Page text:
Physiological Changes in Laparoscopic Surgery - Dr. R.K. Mishra

Physiological changes during Laparoscopy

The introduction of gas into the peritoneal cavity under pressure may cause pain, respiratory distress, and possibly cardiac embarrassment. Further, Trendelenburg’s position is necessary for access but extreme Trendelenburg’s position enhances respiratory and cardiac embarrassment.

Pneumoperitoneum at the time of laparoscopic surgery causes upward displacement of the diaphragm, resulting in the reduction in lung volumes including functional residual capacity. Pulmonary compliance is reduced and airway resistance is increased due to high intra-abdominal pressure. The anesthetist often uses high airway pressure to overcome the intra-abdominal pressure for a given tidal volume, which increases the risk of hemodynamic changes and barotraumas.

The impaired diaphragmatic mobility gives rise to uneven distribution of ventilation to the nondependent part of the lung, resulting in ventilation-perfusion mismatch with hypercarbia and hypoxemia. The ventilatory impairment is even more severe if there are associated with airway and alveolar collapse. Increased intra-abdominal pressure also predisposes to regurgitation of gastric contents and pulmonary aspiration.

The insufflation of CO2 is usually accompanied by hypercapnia. The reason initially proposed to explain this hypercapnia was that CO2 was reabsorbed from the peritoneal cavity. This explanation was all the more plausible in that it was based on the capacity of CO2 to diffuse, and the exchange capacities of the peritoneal serosa. Recent studies reveal a two-phase phenomenon, with absorption proportional to intraperitoneal pressure for low insufflation pressures, then a drop in the rate of this reabsorption probably due to the peritoneal circulation being crushed under the effect of the pressure. The variations in PaCO2 observed during the second phase with high intra-abdominal pressures which act against reabsorption essentially depend on a change in the ventilation/perfusion ratio with an increase in the dead space.

The hypercapnia mechanism is different from extraperitoneal insufflation. In this case, the pressure effect limiting reabsorption from the peritoneum no longer applies. The increase in pressure increases the diffusion space by dilacerations of the tissues, and thus the CO2 reabsorption surface. Reabsorption is thus directly proportional to the pressure and volume of CO2 insufflated in extraperitoneal insufflation. Severe hypercapnia is thus possible, if not to say frequent, in these situations. On the other hand, provided the hypercapnia is controlled, the circulatory effect of extraperitoneal insufflation is lower than those of intraperitoneal insufflation.

The increase in intrathoracic pressures induced by the increase in intra-abdominal pressure can be limiting factors for laparoscopic surgery in certain patients. Insufflation of the pneumoperitoneum in laparoscopic surgery is accompanied by a decrease of some 30 percent in pulmonary compliance. The resistance of the air passages increases in the same proportions. The resulting increase in pressure in the air passages can have adverse consequences for patients with bubbles of emphysema. These patients and all those who suffer from dystrophy of the pulmonary parenchyma will find it difficult to cope with the often considerable hyperventilation required by hypercapnia, with volumes per minute sometimes reaching 2 or 3 times than normal.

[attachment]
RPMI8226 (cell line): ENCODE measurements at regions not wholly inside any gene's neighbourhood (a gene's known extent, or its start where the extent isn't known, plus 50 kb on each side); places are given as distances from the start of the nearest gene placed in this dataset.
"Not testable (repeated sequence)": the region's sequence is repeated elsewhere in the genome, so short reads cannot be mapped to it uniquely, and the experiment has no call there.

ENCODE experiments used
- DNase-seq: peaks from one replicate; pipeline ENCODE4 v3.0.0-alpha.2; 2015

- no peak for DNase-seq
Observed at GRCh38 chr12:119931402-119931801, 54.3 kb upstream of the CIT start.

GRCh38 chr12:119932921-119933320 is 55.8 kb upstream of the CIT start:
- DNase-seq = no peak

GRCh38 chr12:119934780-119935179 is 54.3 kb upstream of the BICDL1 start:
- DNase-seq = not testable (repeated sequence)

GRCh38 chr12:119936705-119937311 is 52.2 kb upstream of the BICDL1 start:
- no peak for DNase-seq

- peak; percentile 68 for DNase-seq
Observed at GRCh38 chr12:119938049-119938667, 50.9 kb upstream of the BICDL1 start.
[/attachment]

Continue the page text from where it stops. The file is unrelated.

Venous gas embolism is a fatal complication of pneumoperitoneum. Veress needle or the trocar may directly puncture the arteries or blood flow across an opening in an injured vessel, may sometimes draw gas into the vessel, and lead to gas embolism. A slow infusion of air less than one liter/minute is absorbed across the pulmonary capillary-alveolar membranes without causing any damage. At higher infusion rates, the gas bubbles lodging in the peripheral pulmonary arterioles provokes neutrophil clumping, activation of the coagulation cascade and platelet aggregation.

This may lead to pulmonary vasoconstriction, bronchospasm, pulmonary edema, and pulmonary hemorrhage. Gas bubbles attached to fibrin deposits and platelet aggregates mechanically obstruct the pulmonary vasculature and increases the pulmonary vascular resistance. The increased right heart afterload leads to acute right heart failure with arrhythmia, ischemia, hypotension, and elevated central venous pressure. Sometimes, paradoxical embolism is seen through a patent foramen ovale.

Elevated intra-abdominal pressure produces physiological changes in the hemodynamic by its effects on systemic vascular resistance, venous return, and myocardial performance. Systemic venous return increases when Intraabdominal pressure is elevated. The effects on venous return and cardiac output depend on the magnitude of the intraabdominal pressure. Venous return initially increases with intra-abdominal pressure below 10 mm Hg. This paradox is due to a reduction in the blood volume sequestrated in the splanchnic vasculature which increases cardiac output and arterial pressure. When intra-abdominal pressure exceeds 20 mm Hg, the inferior vena cava is compressed. Venous return from the lower half of the body is impeded resulting in a fall in cardiac output.

A number of animal studies have been devoted to variations in cardiac output induced by the increase in intraperitoneal pressure. The results are consistent with a fall in cardiac output proportional to the intraperitoneal pressure. In low abdominal pressure (5 mm Hg), cardiac output remains unchanged. The drop in right transmural auricular pressure indicates a reduction in the venous return which is demonstrated by a reduction in flow, through the vena cava, the degree of which is proportional to the intraabdominal pressure.

The cardiac output is governed by the myocardial function, the post-loading, and by the venous return, the latter in turn depending on venous resistance and mean systemic pressure. With an intra-abdominal pressure of 5 mm Hg, the venous return improves. Under these conditions, the intraperitoneal pressure remains lower than the pressure in the vena cava which results in a flushing effect, with no obstructive phenomena in the lower vena cava. When the intraperitoneal pressure rises above the intravascular pressure, a sub-diaphragmatic narrowing of the lower vena cava slows the flow of blood. The abdominal blood volume is reduced due to the pressure and reflux into the venous system of the lower limb occurs.